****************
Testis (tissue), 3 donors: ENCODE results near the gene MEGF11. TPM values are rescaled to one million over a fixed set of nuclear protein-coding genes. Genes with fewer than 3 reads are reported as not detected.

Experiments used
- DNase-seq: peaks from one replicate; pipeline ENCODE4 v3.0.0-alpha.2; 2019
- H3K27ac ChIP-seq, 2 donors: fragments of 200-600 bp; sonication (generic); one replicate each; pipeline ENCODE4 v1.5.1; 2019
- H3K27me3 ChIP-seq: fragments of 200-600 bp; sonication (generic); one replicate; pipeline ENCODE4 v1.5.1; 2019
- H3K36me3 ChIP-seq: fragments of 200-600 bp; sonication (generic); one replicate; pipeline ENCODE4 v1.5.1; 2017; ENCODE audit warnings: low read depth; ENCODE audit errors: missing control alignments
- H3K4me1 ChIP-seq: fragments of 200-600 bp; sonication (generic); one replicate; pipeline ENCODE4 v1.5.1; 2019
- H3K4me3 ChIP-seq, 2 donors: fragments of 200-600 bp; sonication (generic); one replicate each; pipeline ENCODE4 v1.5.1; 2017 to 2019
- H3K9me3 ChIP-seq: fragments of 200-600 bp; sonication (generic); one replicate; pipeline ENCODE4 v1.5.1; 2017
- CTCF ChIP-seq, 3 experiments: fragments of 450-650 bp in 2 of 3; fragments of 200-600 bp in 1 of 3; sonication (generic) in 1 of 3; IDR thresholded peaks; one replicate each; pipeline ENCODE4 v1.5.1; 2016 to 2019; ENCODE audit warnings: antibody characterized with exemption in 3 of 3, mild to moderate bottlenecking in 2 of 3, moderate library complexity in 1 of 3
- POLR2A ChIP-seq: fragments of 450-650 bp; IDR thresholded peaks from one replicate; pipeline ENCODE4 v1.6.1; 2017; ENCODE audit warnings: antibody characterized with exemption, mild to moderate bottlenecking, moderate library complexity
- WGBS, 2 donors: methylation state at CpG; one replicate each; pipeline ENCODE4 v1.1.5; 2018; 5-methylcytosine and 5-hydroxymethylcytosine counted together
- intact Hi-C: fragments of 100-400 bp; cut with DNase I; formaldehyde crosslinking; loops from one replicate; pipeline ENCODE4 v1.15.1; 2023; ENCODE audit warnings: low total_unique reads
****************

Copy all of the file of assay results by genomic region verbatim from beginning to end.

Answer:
Testis (tissue), 3 donors: ENCODE results near the gene MEGF11. TPM values are rescaled to one million over a fixed set of nuclear protein-coding genes. Genes with fewer than 3 reads are reported as not detected.

Experiments used
- DNase-seq: peaks from one replicate; pipeline ENCODE4 v3.0.0-alpha.2; 2019
- H3K27ac ChIP-seq, 2 donors: fragments of 200-600 bp; sonication (generic); one replicate each; pipeline ENCODE4 v1.5.1; 2019
- H3K27me3 ChIP-seq: fragments of 200-600 bp; sonication (generic); one replicate; pipeline ENCODE4 v1.5.1; 2019
- H3K36me3 ChIP-seq: fragments of 200-600 bp; sonication (generic); one replicate; pipeline ENCODE4 v1.5.1; 2017; ENCODE audit warnings: low read depth; ENCODE audit errors: missing control alignments
- H3K4me1 ChIP-seq: fragments of 200-600 bp; sonication (generic); one replicate; pipeline ENCODE4 v1.5.1; 2019
- H3K4me3 ChIP-seq, 2 donors: fragments of 200-600 bp; sonication (generic); one replicate each; pipeline ENCODE4 v1.5.1; 2017 to 2019
- H3K9me3 ChIP-seq: fragments of 200-600 bp; sonication (generic); one replicate; pipeline ENCODE4 v1.5.1; 2017
- CTCF ChIP-seq, 3 experiments: fragments of 450-650 bp in 2 of 3; fragments of 200-600 bp in 1 of 3; sonication (generic) in 1 of 3; IDR thresholded peaks; one replicate each; pipeline ENCODE4 v1.5.1; 2016 to 2019; ENCODE audit warnings: antibody characterized with exemption in 3 of 3, mild to moderate bottlenecking in 2 of 3, moderate library complexity in 1 of 3
- POLR2A ChIP-seq: fragments of 450-650 bp; IDR thresholded peaks from one replicate; pipeline ENCODE4 v1.6.1; 2017; ENCODE audit warnings: antibody characterized with exemption, mild to moderate bottlenecking, moderate library complexity
- WGBS, 2 donors: methylation state at CpG; one replicate each; pipeline ENCODE4 v1.1.5; 2018; 5-methylcytosine and 5-hydroxymethylcytosine counted together
- intact Hi-C: fragments of 100-400 bp; cut with DNase I; formaldehyde crosslinking; loops from one replicate; pipeline ENCODE4 v1.15.1; 2023; ENCODE audit warnings: low total_unique reads